Day to day
Feeling lost and depressed makes it very hard to function from day to day. A bereaved person may neglect their appearance, hygiene, and everyday responsibilities that used to come easy. If you’re struggling, seek out a loved one who can help with paying bills, shopping for groceries, and seeing that your house is cleaned. Or you might want to hire someone who can take care of the essentials for a while. If things continue to worsen, consult your doctor about your grief and the problems it’s creating in your life.
Self-care
Grieving spouses often neglect their own health and well-being. Given the way you’re feeling, it may seem pointless to get enough sleep, eat healthy foods, and get exercise. But self-care is essential if you’re to find the strength to work through your grief and emerge a stronger person. Try to avoid eating alone. It can accentuate your loneliness, so seek out people to eat out with or invite over for a meal that you prepare together. It will give you something to do and someone to socialize with.
Losing a spouse to addiction
Grief can be complicated when you’ve lost a spouse to addiction. Feelings of anger toward your departed partner, guilt for not being able to help, and a deep-seated longing for the life you’ve known may hit all at once. Seek help so that you’re equipped to cope with the doubt that leaves you wondering what more you could have done.
Transition
The loss of a spouse produces a torrent of emotion and conflicting thoughts. How well you deal with the sorrow, anger, depression, guilt, and loneliness that follows has a lot to do with how successfully you make the transition to a new life. Remember that taking care of yourself and seeking help when you need it can give you the strength to carry on.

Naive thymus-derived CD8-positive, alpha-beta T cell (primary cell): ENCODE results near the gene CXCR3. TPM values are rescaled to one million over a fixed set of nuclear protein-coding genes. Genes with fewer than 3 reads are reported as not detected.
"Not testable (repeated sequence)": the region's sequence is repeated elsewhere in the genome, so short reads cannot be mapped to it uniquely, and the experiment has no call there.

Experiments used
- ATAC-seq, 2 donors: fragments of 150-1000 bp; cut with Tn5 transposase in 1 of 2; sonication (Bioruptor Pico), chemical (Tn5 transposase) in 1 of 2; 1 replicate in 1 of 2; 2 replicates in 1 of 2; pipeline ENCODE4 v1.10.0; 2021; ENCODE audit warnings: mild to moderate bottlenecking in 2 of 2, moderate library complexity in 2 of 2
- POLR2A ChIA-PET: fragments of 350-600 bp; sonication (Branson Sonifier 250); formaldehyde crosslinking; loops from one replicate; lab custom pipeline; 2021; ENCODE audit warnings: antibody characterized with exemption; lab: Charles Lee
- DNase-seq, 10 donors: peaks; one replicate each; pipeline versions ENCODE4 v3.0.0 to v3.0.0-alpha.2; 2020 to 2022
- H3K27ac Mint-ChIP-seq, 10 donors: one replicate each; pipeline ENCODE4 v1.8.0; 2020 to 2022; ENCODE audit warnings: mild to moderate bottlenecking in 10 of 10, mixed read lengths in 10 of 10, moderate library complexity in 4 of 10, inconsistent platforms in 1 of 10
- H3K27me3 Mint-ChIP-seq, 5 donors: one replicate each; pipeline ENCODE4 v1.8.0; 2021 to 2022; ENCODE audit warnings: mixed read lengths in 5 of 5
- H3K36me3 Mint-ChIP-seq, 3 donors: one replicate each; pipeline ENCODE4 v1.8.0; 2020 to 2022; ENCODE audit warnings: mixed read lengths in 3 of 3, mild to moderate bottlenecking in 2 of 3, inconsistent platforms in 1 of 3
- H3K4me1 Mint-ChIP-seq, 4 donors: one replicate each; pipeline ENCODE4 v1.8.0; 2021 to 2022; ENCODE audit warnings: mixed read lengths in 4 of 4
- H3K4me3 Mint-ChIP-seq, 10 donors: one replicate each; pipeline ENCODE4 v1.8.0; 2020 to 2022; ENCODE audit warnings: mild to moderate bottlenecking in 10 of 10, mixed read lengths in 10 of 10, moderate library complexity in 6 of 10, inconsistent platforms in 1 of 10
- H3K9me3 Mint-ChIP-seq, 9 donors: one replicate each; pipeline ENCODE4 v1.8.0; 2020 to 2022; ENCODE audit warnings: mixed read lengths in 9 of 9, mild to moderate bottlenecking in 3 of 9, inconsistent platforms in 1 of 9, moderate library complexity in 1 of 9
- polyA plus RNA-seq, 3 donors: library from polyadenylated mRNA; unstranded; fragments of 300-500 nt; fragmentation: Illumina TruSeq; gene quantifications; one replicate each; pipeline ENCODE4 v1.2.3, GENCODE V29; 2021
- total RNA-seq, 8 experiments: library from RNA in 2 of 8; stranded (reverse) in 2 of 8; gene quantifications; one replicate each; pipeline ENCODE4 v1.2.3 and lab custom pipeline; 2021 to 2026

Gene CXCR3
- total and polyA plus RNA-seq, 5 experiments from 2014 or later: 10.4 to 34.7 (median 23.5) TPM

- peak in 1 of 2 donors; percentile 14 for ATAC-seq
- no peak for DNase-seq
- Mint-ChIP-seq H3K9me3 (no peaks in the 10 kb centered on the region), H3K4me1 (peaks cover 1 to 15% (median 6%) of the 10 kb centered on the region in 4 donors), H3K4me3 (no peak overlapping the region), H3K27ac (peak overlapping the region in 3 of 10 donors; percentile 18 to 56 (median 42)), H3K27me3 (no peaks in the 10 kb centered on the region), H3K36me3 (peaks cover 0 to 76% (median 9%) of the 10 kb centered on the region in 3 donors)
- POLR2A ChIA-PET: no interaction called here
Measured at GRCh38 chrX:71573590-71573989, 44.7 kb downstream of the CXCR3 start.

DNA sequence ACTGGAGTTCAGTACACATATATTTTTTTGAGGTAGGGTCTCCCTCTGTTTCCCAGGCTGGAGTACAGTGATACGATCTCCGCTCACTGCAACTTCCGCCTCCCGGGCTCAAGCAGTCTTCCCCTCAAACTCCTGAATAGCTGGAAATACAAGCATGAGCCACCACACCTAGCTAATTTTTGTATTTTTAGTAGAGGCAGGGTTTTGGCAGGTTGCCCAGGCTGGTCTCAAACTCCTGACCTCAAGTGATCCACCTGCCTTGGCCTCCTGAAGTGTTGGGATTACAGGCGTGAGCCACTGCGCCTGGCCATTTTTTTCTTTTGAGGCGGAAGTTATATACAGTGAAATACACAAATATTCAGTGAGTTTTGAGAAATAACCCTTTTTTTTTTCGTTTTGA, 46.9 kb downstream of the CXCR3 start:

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Contributed by: Karen Weeks, ElderWellness.net

Karen created ElderWellness.net as a resource for seniors who wish to keep their minds, bodies, and spirits well. 

Tuesday, 3 July 2018

GUEST POST - Tips for Getting Better Sleep as you Age

Sleep is a necessary part of maintaining your health even for seniors, who often sleep only a few hours a night. Experts recommend seven to eight hours of sleep per night for people over the age of 64, according to the National Sleep Foundation.

Senior Care Corner agrees, writing that some of the benefits of getting a full night’s sleep as you age include:

      Possibly lowering risk of mental decline
      Improved cognitive abilities
      Better memory and concentration

Unfortunately, nearly one-third of seniors report sleeping less than seven hours per night. If this is you, what can you do get more sleep?

Finding the Right Mattress

The first step to a good night’s sleep is finding the right mattress for your needs, and that’s why it’s a good idea to try the mattress first. If you are looking to save money by purchasing a mattress online, CNET recommends you find a brand with a long history that comes with a money-back guarantee. Some places will let you try a mattress in your home for 30, 60, or even 120 days.

You should make sure your mattress addresses any problems you have. For example, if you have lower back pain, you may want to read this post from Spine Health. If you get too hot when you sleep, you might want to investigate buying a “cool” mattress, like these options from Sleep Advisor.

Preparing for Sleep

Adults, like kids, should have a nighttime routine that helps them wind down. Reading is one option, but don’t use an electronic device before bed. It emits light that can disturb your sleep patterns unless you use a blue light blocker found on many tablets or phones. Learn more about blue light at The Sleep Doctor.

You should also make sure that your room is set up to promote adequate sleep. Try room-darkening blinds if you have a bright light source outside your bedroom. Make sure your room is the right temperature and get a good pillow that supports your neck. You might also want to try a white noise machine if you wake up frequently.

How Diet and Exercise Impact Sleep

Diet and exercise can improve your sleep habits as well:

      Regular exercise and activity work your body, but it also helps you feel tired at night and allows you to sleep more soundly.
      Caffeine and spicy foods can keep you up, but research suggests that other foods, such as milk products, fish, fruit, and vegetables, may promote sleep. More research needs to be done to confirm this, but you may want to consider these healthy choices for your dinner.
      Halting liquids after 7:00 pm may reduce the problem of frequent nighttime bathroom visits. However, if this is a persistent problem, talk to your doctor to ensure there isn’t a medical issue.

Napping Helps Cognition